Watch Pauline at the Beach
- 1 hr 34 min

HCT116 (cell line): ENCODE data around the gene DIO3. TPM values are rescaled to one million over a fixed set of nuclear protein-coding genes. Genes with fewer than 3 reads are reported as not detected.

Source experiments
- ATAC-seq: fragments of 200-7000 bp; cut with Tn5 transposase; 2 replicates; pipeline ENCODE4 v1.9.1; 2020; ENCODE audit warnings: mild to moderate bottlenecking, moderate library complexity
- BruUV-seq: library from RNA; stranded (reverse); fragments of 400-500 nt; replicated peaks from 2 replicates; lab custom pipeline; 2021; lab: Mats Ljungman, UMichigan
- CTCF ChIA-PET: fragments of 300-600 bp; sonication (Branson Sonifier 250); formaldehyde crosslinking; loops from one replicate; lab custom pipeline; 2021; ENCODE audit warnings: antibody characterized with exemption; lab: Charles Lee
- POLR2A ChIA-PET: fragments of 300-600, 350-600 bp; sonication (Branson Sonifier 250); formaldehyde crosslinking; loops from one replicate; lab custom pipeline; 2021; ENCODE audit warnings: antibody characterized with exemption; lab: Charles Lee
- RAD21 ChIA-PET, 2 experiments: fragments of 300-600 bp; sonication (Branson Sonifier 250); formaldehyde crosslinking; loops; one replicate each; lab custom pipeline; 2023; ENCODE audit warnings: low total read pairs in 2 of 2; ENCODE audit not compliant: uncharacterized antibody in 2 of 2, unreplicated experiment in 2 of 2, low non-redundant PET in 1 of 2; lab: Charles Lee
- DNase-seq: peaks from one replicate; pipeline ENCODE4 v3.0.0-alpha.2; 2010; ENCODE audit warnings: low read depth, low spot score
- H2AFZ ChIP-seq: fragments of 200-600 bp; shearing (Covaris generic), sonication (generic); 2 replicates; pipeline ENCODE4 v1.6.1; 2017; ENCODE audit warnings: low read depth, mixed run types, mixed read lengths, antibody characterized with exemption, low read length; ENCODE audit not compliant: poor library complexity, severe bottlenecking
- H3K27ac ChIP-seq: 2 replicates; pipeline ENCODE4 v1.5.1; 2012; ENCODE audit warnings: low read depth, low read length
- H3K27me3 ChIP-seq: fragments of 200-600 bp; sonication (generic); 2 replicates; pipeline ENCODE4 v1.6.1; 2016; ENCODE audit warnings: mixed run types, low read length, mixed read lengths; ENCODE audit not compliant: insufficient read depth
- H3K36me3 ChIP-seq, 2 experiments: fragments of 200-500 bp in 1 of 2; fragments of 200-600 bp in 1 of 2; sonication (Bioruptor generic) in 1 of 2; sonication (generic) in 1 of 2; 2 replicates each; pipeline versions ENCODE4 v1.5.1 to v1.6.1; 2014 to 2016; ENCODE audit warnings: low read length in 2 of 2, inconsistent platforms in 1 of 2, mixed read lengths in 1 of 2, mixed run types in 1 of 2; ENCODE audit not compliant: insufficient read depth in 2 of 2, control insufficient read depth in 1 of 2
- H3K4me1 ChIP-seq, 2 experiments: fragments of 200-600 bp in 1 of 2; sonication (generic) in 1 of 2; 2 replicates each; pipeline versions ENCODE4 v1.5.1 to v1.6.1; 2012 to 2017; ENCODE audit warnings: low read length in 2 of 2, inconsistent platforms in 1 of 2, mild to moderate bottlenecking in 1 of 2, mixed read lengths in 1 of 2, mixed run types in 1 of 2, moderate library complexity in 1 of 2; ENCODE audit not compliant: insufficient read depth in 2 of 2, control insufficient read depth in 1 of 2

Pauline at the Beach is a 1983 French romantic comedy-drama film directed by famed auteur Eric Rohmer. The plot focuses on the titular character Pauline, a 15-year-old girl who, along with her older cousin Marion, spends a summer holiday in a seaside resort in Normandy. The visually stunning feature ponders on the themes of love, friendship, social conventions, and moral dilemmas. The physical beauty of the location perfectly complements the complex emotional landscape of the characters. Rohmer turns the lens towards the complexities and insecurities which human beings face, particularly in times when they're idle and aiming to enjoy their time off from their daily routine. The film explores the dynamics of adolescence as well as sexual identity and gender norms. It depicts the tensions that arise when people are in new surroundings, among strangers, who may or may not share their values and beliefs. Amanda Langlet plays the role of Pauline, an intelligent, charming, and curious teenage girl who is on the cusp of growing into adulthood. She is the heart and soul of the film, and the narrative concentrates on her experiences and emotions. She is portrayed as a bright, sweet, and independent person, who is fascinated by everything around her, particularly how adults interact with one another. Arielle Dombasle plays the role of Marion, Paulineâs vivacious, free-spirited and promiscuous cousin, who has escaped to the beach with her younger relative to recover from the heartbreak of her failed marriage. The audience sees the differences in the characters, particularly concerning their experience with romantic relationships. Marion is somewhat cynical after her divorce, while Pauline is unencumbered by her past relationships and views everything with a unique perspective. Pascal Greggory plays the third primary character - Henri, a handsome and charming divorcÃ©. Bored and alone, he becomes interested in both Marion and Pauline, leading the two women into a complex romantic affair. He navigates the fine line between romantic charm and hedonism, using his wit and good looks to persuade Marion to go on dates with him, while simultaneously drawing the innocent Pauline into a love triangle. The screenplay is one of the strong points of the film, being witty, engaging, and evocative. Rohmer allows his characters to speak for themselves, not resorting to clichÃ©s or conventions of the traditional romantic comedy. Instead, he is enquiring about the choices people make when they face temptation, as well as the bigger picture of societal norms and values. The dialogues and monologues are finely crafted and perfectly delivered by the actors, with sharp comments and intense introspective moments. Rohmer has a rare talent for letting the natural environment dictate the mood of his films. He masterfully juxtaposes the exquisite vistas of the beach with the internal drama of his protagonists, creating a potent atmosphere of both joy and melancholy. He employs shallow focus and long takes to highlight the subtleties of the performances, and the camerawork perfectly captures the striking landscapes of the region. The eye-catching cinematography has a dreamlike quality, at times transcendent, but always grounded in the reality of the characters' emotional states. Overall, Pauline at the Beach is a charming, engaging film, perfectly executed, with strong performances from its lead actors, haunting visuals and an insightful and well-written screenplay. Rohmer's skillful observations of human nature and the problems of growing up make this timeless story a must-watch for aspiring filmmakers and movie enthusiasts. The film is light-hearted comedy-drama that, by examining the nuances of the human condition, delivers an immersive and thought-provoking experience, leaving its audience yearning for more.